Thu Mar 7 03:45:34 CET 2013

Having fun with integer factorization

Given the input
 # yafu "factor(10941738641570527421809707322040357612003732945449205990913842131476349984288934784717997257891267332497625752899781833797076537244027146743531593354333897)" -threads 4 -v -noecm
if one is patient enough gives this output:
sqrtTime: 1163
NFS elapsed time = 3765830.4643 seconds.
pretesting / nfs ratio was 0.00
Total factoring time = 3765830.6384 seconds

***factors found***

PRP78 = 106603488380168454820927220360012878679207958575989291522270608237193062808643
PRP78 = 102639592829741105772054196573991675900716567808038066803341933521790711307779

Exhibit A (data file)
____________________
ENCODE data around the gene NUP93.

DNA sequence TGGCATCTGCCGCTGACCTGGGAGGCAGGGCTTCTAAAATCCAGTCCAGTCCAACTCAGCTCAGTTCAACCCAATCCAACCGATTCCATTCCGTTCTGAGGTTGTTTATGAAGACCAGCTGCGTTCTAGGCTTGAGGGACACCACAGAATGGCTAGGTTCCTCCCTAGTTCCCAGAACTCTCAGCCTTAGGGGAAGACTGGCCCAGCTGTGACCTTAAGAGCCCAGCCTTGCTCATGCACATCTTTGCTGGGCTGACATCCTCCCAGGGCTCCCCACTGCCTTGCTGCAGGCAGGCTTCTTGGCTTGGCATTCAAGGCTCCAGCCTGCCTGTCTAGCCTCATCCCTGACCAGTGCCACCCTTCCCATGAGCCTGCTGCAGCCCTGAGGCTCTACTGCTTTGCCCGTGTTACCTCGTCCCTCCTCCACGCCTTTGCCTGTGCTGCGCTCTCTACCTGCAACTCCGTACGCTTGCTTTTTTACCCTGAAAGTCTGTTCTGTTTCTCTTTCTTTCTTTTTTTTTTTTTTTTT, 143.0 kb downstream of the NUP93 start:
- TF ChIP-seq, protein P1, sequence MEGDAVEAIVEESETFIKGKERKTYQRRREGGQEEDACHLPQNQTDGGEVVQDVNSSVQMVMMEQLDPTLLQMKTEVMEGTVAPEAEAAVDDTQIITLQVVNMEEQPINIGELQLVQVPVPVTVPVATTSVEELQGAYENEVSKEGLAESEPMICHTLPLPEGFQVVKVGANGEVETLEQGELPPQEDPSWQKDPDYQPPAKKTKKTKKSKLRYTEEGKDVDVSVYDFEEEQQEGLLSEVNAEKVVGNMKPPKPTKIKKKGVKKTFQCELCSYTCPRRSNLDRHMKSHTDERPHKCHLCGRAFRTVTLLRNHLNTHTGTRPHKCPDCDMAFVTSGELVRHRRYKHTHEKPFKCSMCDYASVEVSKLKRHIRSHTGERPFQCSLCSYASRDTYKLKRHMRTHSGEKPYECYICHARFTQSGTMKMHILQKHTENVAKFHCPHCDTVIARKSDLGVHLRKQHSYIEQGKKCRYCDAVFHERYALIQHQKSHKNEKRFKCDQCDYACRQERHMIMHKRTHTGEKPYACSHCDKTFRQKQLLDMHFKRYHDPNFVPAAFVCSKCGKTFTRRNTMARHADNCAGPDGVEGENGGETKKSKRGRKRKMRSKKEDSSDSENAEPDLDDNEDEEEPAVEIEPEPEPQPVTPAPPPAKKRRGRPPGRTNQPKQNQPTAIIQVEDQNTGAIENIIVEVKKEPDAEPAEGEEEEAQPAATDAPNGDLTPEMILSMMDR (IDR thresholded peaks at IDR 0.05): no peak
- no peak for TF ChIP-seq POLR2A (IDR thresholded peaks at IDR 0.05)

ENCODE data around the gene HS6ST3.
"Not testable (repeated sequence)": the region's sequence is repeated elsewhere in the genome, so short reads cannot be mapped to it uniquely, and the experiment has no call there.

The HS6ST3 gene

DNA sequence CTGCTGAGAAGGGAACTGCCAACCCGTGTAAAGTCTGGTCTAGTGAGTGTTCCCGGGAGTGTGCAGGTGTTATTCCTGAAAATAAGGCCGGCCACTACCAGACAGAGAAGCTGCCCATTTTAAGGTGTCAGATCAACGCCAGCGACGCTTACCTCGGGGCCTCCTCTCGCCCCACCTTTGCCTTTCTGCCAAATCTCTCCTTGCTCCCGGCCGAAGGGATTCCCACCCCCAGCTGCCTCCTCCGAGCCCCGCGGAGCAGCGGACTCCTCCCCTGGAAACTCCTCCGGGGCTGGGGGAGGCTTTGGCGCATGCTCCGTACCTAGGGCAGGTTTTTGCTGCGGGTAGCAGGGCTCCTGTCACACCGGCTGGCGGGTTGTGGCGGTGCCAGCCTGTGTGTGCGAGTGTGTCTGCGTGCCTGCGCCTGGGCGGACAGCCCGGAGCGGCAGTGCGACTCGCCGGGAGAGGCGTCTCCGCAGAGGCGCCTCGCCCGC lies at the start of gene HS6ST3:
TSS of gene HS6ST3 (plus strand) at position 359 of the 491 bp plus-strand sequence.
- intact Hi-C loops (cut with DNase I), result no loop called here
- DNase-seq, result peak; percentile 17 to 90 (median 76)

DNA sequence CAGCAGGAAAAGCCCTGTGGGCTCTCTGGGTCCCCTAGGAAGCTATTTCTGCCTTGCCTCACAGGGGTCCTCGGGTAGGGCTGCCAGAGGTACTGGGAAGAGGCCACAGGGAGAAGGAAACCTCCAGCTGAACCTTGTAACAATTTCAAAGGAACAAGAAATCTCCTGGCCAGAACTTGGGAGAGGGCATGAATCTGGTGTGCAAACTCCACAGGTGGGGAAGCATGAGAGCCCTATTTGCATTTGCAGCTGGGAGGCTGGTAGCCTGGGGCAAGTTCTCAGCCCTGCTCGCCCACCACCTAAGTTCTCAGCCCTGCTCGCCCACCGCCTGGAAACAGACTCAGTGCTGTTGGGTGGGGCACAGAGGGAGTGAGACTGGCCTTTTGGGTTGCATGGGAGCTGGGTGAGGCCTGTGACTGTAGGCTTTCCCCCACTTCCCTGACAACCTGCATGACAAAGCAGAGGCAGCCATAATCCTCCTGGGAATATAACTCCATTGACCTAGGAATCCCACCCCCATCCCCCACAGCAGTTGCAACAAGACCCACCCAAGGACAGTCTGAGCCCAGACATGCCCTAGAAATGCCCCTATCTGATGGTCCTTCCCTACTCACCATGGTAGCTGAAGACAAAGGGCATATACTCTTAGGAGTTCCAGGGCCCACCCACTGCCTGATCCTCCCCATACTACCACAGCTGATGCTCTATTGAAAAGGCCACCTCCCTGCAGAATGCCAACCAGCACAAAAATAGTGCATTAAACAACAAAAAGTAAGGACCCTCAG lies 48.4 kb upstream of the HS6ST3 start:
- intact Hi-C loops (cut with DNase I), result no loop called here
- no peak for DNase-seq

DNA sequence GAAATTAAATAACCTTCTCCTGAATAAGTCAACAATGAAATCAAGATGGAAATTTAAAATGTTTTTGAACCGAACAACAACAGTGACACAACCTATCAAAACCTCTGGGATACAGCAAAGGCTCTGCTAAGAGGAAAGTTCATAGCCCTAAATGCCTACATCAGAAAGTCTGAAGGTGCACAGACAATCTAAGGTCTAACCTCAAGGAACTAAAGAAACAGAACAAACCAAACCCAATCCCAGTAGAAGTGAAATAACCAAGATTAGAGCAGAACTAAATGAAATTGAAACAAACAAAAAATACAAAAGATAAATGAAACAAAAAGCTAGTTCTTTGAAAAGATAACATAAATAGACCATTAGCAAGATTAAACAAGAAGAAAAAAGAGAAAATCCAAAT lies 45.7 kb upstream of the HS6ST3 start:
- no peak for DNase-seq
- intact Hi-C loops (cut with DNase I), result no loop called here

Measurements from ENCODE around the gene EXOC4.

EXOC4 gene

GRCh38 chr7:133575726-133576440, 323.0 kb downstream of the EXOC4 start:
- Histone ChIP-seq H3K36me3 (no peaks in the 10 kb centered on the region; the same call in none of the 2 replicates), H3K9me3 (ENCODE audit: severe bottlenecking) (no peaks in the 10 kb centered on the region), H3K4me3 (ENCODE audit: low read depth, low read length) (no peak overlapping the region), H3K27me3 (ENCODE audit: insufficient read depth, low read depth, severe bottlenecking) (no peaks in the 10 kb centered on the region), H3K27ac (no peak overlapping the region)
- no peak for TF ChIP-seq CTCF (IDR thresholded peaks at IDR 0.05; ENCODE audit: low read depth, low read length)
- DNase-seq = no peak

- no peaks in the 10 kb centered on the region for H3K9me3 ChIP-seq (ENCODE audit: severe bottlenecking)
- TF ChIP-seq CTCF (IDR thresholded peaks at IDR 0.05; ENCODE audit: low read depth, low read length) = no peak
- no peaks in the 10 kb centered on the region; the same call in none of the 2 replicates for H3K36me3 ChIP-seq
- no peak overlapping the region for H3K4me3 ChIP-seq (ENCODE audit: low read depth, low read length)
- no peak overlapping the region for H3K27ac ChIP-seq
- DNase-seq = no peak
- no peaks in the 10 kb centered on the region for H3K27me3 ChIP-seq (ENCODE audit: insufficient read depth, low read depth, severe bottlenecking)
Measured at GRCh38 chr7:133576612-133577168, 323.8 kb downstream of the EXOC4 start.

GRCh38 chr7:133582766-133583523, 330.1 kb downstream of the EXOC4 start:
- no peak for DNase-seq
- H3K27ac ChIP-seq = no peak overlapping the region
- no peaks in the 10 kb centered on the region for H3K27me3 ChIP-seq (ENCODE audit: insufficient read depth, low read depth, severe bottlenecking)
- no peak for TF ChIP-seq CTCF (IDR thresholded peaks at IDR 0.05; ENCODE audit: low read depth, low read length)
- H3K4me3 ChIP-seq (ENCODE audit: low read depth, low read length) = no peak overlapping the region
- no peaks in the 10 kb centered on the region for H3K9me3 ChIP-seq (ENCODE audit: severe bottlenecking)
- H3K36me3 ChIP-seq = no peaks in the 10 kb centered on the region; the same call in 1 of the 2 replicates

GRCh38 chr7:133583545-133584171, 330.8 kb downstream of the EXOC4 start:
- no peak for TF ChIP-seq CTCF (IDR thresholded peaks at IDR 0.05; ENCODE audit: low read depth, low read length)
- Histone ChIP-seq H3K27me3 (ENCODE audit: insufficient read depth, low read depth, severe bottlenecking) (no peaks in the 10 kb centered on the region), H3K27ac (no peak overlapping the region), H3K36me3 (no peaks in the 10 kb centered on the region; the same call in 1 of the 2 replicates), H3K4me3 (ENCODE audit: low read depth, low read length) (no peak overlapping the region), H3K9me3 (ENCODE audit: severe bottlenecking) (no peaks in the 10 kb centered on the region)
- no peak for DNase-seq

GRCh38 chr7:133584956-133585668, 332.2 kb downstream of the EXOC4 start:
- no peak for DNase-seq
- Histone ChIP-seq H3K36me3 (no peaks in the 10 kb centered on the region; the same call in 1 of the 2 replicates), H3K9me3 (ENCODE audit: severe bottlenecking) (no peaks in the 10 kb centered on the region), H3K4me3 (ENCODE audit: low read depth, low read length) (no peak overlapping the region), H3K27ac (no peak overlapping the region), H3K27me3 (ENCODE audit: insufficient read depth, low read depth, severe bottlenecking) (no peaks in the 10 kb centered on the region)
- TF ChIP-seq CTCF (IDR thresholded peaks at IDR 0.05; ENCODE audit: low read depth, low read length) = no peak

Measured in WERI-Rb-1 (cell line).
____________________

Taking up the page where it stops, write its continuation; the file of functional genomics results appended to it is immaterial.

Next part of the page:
What does that mean?
The input number is conveniently chosen from the RSA challenge numbers and was the "world record" until 2003. Advances in algorithms, compilers and hardware have made it possible for me to re-do that record attempt in about a month walltime on a single machine ( 4-core AMD64).

Want to try yourself?
emerge yafu
that's the "easiest" tool to manage. The dependencies are a bit fiddly, but it works well for up to ~512bit, maybe a bit more. It depends on msieve, which is quite impressive, and gmp-ecm, which I find even more intriguing.

If you feel like more of a challenge:
emerge cado-nfs
This tool even supports multi-machine setups out of the box using ssh, but it's slightly intimidating and might not be obvious to figure out. Also for a "small" input in the 120 decimal digits range it was about 25% slower than yafu - but it's still impressive what these tools can do.

Posted by Patrick | Permalink